|Cy Young and Sim Iness in Helsinki|
Once again an American gold medallist from Helsinki has passed away in the last few weeks. This time Cy Young, Javelin Champ 1952. In Helsinki, Young rallied in the finals with a throw of 242 feet coming back from a 6th place standing in the preliminary rounds.
A brief clip can be seen at this link from Budget Films: Cy Young in Helsinki
Cy C. Young Jr.
July 23, 1928 - December 6, 2017
Cy C. Young, Jr., a fourth-generation farmer and the only American to win an Olympic gold medal for the javelin throw, died on Wednesday at his home in Modesto. He was 89.
The cause was complications from vascular dementia.
Young was born and raised in Modesto, where he continued his family's legacy of raising crops, and later expanded the farm. Never afraid to take a risk, Young was among the first local farmers to grow Silver Queen corn in the years before it was a known commodity. Passionate about farming, he applied his strong work ethic to the fields and became a champion there too.
While in high school, Young decided he wanted to play baseball, but he wasn't allowed to join the team due to having asthma. Not one to be deterred, Young, who was known for his throwing arm, went on to throw the javelin at Modesto Junior College, before going on to UCLA where he was selected an All-American for the javelin throw in Track and Field in 1950. He was also awarded the honor of Athlete of the Year for Southern California by the Helms Athletic Foundation in 1952.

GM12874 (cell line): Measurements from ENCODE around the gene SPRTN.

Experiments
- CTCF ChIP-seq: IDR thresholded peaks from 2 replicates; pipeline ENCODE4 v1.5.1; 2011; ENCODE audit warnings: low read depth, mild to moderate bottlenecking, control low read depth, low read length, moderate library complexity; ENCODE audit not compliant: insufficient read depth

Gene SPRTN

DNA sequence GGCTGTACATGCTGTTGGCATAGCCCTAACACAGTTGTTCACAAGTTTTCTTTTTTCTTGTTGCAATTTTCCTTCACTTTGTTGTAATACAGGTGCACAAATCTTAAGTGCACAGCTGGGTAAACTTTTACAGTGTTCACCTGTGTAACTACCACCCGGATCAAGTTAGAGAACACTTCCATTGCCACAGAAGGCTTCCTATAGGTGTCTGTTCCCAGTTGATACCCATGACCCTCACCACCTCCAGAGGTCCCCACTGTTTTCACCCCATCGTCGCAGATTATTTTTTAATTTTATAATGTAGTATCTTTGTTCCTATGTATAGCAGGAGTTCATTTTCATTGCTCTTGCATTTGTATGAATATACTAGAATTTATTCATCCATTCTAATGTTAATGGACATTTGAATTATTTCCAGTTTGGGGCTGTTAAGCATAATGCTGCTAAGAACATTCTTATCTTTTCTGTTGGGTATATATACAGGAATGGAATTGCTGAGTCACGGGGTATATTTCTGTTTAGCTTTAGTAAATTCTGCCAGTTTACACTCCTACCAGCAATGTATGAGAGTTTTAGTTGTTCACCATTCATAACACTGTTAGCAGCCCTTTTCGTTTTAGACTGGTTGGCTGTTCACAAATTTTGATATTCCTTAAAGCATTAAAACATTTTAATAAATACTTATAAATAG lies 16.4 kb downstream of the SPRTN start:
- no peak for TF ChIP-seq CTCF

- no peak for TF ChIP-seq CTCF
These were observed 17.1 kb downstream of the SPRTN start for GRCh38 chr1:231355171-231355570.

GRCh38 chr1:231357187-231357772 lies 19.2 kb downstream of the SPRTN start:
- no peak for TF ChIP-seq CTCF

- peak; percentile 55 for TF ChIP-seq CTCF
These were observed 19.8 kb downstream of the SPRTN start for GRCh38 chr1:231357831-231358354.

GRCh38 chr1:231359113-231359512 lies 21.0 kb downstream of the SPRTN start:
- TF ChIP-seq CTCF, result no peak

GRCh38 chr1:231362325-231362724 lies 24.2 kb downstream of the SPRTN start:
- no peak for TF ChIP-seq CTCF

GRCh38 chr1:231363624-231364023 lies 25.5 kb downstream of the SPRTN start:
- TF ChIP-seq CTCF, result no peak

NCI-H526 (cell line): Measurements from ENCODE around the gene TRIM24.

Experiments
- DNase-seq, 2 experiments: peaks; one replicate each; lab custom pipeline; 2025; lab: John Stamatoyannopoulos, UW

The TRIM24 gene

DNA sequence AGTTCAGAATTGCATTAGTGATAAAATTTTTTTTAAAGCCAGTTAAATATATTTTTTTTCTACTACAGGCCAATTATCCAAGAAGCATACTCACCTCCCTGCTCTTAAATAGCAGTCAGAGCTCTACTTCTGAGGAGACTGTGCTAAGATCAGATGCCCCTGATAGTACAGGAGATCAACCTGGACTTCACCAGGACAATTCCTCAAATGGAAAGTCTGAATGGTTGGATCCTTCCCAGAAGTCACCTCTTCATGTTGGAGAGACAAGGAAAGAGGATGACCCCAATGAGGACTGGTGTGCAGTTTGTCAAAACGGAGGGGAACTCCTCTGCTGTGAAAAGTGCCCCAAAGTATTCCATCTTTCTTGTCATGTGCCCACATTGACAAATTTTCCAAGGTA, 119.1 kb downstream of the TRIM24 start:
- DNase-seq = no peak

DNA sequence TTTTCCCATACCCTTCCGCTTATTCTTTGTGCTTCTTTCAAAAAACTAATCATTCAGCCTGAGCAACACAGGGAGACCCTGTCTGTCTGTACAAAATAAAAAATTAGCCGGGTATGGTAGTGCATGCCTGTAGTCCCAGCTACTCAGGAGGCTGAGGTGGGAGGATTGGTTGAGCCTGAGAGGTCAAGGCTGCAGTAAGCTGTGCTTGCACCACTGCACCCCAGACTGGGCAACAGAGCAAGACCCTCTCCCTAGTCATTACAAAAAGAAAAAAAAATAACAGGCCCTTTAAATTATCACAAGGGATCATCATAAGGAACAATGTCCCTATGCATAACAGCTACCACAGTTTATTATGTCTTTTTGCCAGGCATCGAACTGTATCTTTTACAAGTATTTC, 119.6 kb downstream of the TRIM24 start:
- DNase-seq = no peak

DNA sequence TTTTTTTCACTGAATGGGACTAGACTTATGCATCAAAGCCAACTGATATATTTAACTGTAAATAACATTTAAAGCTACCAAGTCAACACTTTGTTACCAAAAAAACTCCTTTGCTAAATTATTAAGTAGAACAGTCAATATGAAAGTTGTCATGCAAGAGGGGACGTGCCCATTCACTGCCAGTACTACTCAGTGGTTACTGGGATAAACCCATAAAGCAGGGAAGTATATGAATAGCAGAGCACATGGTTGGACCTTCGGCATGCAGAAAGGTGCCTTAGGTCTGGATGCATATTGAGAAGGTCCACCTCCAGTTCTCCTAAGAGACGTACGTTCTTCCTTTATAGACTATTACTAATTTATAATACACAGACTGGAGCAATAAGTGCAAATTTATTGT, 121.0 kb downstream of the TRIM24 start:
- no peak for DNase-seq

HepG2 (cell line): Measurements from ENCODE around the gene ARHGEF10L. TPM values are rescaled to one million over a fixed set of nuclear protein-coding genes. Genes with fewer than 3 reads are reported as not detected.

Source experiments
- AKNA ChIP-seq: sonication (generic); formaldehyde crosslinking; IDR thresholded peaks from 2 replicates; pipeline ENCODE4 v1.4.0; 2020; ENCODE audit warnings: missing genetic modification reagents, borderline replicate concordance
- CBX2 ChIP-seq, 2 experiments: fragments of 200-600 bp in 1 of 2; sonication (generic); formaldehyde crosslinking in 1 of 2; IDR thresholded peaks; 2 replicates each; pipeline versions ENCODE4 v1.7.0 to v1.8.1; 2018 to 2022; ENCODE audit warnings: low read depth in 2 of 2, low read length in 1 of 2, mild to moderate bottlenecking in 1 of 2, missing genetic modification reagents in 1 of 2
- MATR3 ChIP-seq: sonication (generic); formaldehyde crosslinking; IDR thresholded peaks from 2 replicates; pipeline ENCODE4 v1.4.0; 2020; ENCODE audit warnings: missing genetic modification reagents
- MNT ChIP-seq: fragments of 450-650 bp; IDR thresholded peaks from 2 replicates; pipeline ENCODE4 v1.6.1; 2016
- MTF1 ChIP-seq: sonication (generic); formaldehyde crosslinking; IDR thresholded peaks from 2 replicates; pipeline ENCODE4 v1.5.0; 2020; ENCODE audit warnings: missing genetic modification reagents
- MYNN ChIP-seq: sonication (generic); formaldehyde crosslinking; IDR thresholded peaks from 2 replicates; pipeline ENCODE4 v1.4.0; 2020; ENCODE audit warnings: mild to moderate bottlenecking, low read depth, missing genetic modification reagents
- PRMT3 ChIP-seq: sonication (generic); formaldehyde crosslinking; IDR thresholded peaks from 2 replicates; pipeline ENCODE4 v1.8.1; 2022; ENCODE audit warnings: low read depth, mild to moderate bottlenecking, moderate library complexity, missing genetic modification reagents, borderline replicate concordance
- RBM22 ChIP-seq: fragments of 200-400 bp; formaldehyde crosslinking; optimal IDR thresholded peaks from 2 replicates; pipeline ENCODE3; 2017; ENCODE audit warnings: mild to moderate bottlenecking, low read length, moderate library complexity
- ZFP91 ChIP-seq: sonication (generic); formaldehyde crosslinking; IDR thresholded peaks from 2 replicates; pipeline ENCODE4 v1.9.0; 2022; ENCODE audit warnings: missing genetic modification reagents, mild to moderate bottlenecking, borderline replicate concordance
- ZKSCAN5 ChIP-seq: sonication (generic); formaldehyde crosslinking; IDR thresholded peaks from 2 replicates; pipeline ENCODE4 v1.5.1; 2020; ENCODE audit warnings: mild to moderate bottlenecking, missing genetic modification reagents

That same year, he made the U.S. Olympic Team and won the Gold Medal for the javelin throw in Helsinki, Finland. Four years later, in the lead-up to the 1956 Olympic Games in Melbourne, Australia, Young was breaking the world record during practice throws. But three days before the competition, he sprained his ankle and was unable to medal.
Young later married the former Elizabeth Anderson, who shared his profound love of farming and together they raised their daughter, Jenifer.
A true outdoorsman, he enjoyed hunting and fly-fishing on his ranch. He was dependable in every way and was a man whose handshake was as good as his word. Friends remember him as a gentleman with a genuine heart, an unbelievable ability in getting to the core of issues and an honest and ethical approach to life.